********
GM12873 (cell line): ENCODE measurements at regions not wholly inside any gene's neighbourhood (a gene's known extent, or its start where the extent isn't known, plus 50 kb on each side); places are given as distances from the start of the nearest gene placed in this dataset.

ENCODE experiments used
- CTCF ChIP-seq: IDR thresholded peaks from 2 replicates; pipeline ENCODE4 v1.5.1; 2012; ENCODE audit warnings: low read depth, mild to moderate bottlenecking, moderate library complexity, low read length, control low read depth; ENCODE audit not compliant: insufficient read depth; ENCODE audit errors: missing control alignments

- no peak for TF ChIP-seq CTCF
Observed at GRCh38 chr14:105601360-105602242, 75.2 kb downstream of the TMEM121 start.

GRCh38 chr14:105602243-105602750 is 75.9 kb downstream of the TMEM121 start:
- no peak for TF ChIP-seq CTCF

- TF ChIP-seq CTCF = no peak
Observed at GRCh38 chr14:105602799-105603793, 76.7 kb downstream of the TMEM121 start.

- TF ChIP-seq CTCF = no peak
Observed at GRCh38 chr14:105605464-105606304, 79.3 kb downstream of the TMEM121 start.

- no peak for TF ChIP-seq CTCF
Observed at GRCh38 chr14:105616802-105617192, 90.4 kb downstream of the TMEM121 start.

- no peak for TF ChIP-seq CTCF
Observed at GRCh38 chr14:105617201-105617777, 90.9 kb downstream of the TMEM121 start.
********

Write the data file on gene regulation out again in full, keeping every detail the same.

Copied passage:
GM12873 (cell line): ENCODE measurements at regions not wholly inside any gene's neighbourhood (a gene's known extent, or its start where the extent isn't known, plus 50 kb on each side); places are given as distances from the start of the nearest gene placed in this dataset.

ENCODE experiments used
- CTCF ChIP-seq: IDR thresholded peaks from 2 replicates; pipeline ENCODE4 v1.5.1; 2012; ENCODE audit warnings: low read depth, mild to moderate bottlenecking, moderate library complexity, low read length, control low read depth; ENCODE audit not compliant: insufficient read depth; ENCODE audit errors: missing control alignments

- no peak for TF ChIP-seq CTCF
Observed at GRCh38 chr14:105601360-105602242, 75.2 kb downstream of the TMEM121 start.

GRCh38 chr14:105602243-105602750 is 75.9 kb downstream of the TMEM121 start:
- no peak for TF ChIP-seq CTCF

- TF ChIP-seq CTCF = no peak
Observed at GRCh38 chr14:105602799-105603793, 76.7 kb downstream of the TMEM121 start.

- TF ChIP-seq CTCF = no peak
Observed at GRCh38 chr14:105605464-105606304, 79.3 kb downstream of the TMEM121 start.

- no peak for TF ChIP-seq CTCF
Observed at GRCh38 chr14:105616802-105617192, 90.4 kb downstream of the TMEM121 start.

- no peak for TF ChIP-seq CTCF
Observed at GRCh38 chr14:105617201-105617777, 90.9 kb downstream of the TMEM121 start.